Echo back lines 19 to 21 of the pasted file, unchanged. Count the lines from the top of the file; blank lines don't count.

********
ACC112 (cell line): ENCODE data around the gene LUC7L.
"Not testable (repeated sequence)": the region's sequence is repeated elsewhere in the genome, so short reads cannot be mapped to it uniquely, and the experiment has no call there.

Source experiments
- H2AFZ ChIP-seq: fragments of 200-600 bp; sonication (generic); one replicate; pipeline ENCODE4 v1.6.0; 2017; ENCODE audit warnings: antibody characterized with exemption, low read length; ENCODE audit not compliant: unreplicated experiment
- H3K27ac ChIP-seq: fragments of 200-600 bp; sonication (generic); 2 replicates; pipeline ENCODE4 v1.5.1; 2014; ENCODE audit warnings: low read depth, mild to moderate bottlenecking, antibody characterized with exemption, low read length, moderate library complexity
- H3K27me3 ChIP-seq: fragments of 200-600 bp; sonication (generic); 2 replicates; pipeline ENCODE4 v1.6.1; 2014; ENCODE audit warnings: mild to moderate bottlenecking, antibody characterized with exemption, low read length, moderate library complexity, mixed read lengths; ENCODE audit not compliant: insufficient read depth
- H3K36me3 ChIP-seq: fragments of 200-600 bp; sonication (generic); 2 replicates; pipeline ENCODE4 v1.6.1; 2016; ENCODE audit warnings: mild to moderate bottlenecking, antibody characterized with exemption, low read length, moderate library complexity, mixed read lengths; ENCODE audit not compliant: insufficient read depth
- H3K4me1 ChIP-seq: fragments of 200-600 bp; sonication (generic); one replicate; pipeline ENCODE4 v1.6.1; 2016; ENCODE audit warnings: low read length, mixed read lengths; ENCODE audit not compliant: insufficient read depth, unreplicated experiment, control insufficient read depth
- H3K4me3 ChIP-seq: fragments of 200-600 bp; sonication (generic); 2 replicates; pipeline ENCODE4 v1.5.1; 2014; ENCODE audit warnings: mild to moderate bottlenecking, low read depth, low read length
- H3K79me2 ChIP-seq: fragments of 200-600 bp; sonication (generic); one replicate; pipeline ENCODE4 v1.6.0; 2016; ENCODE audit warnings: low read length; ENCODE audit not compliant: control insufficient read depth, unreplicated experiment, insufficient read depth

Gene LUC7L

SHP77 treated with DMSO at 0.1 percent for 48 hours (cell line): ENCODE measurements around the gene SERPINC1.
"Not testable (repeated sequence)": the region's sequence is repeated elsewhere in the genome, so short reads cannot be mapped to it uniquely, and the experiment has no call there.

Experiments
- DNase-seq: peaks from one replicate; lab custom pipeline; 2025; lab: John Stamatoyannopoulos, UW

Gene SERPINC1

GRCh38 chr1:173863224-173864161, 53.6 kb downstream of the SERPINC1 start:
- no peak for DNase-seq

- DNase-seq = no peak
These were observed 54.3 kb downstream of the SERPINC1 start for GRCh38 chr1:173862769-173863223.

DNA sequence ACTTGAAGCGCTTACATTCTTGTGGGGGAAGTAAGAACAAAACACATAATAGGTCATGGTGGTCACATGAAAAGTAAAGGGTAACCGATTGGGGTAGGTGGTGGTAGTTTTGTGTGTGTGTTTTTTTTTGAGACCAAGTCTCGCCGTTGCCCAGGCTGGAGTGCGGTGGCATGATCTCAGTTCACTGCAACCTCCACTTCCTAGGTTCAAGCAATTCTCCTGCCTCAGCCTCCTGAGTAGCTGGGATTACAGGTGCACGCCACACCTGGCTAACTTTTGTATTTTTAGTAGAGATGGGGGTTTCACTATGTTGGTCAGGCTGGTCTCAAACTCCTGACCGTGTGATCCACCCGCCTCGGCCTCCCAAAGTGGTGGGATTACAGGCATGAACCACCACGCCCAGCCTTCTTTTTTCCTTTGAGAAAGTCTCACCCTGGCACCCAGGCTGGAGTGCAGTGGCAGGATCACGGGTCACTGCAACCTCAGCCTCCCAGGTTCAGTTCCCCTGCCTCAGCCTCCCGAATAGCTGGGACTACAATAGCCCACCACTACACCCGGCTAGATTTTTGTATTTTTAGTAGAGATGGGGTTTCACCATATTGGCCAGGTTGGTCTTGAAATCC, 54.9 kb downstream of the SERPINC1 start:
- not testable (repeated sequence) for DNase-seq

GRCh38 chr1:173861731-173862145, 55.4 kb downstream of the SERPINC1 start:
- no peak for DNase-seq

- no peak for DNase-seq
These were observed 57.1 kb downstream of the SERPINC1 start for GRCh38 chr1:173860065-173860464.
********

- DNase-seq = no peak
These were observed 54.3 kb downstream of the SERPINC1 start for GRCh38 chr1:173862769-173863223.

DNA sequence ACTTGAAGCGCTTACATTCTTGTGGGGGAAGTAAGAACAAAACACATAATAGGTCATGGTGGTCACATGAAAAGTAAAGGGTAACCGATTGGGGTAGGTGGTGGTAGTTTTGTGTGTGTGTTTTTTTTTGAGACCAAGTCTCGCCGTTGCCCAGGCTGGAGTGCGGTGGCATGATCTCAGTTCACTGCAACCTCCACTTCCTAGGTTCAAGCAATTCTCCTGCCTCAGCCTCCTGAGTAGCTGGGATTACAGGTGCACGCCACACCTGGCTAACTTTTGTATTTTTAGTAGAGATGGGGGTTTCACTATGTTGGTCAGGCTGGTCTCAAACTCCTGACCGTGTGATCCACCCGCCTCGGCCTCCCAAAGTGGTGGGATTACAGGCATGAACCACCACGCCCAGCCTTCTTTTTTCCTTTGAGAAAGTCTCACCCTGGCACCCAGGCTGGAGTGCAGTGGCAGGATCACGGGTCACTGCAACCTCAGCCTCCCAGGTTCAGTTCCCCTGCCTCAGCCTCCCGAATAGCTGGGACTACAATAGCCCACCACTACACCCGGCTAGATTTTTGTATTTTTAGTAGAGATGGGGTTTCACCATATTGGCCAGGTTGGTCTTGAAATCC, 54.9 kb downstream of the SERPINC1 start: